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Q: Who can teach online courses?

A: Section(s) of the Budget Act: 1757 that affected Statutes:  118.19(13) Repealed the statute that, prior to repeal, prohibited any individual from teaching an online course in a public school, including a charter school, unless he or she had completed at least 30 hours of professional development designed to prepare a teacher for online teaching.

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Q: How do I start a Business Education Honor Society?

A: Information can be found at http://www.nbea.org/newsite/about/NBHS.html regarding the National Business Honor Society. Currently, three chapters in Wisconsin exist—Xavier High School, Seymour Community High School, and Oshkosh West High School.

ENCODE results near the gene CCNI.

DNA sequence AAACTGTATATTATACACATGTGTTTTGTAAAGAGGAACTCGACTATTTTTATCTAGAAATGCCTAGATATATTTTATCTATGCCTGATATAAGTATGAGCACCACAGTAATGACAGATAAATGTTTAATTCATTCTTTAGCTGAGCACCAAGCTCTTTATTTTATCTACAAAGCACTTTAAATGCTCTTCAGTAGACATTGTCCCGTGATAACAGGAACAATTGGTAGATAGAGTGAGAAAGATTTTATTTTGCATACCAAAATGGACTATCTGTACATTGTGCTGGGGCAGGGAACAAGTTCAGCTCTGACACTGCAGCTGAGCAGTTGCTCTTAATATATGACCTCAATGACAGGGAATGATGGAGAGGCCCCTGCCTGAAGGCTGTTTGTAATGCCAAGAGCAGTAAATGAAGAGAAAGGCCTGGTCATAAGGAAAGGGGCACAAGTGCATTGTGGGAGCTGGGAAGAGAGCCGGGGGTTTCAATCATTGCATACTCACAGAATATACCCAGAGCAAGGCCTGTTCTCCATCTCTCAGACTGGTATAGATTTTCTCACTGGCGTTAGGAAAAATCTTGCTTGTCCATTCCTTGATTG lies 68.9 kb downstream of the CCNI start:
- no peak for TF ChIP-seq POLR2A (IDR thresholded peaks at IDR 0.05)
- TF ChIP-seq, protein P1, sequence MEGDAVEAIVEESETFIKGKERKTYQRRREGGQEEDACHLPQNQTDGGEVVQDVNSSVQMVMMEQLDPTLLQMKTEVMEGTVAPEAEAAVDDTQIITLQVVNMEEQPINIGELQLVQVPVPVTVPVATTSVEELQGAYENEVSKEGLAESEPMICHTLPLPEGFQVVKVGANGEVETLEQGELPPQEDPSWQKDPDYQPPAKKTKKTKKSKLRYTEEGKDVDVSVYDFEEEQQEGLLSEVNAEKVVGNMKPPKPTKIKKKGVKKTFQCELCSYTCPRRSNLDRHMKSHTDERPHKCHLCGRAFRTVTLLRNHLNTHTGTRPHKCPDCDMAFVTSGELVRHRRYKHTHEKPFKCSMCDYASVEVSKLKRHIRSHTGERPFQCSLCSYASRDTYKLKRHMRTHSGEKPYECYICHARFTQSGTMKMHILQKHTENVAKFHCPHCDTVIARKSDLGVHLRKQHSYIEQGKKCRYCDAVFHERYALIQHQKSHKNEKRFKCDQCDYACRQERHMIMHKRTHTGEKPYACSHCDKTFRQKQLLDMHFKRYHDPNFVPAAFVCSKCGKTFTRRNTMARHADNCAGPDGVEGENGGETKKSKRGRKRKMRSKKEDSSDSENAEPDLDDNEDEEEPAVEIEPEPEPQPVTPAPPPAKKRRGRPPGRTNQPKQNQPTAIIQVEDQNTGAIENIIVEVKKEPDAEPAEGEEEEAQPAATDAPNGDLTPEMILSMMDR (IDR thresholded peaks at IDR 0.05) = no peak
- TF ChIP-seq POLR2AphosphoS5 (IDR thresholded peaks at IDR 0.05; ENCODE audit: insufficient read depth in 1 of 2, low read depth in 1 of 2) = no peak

Another option is the National Technical Honor Society. This Honor Society can be used to develop a collaborative model with all CTSOs in a school. Information can be found here: http://www.nths.org/. There are currently six high school chapters in Wisconsin: Brown Deer, Racine-Horlick, Watertown, Wisconsin Lutheran, Washburn, and Sun Prairie High Schools.

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For questions about this information, contact David Thomas (608) 266-2348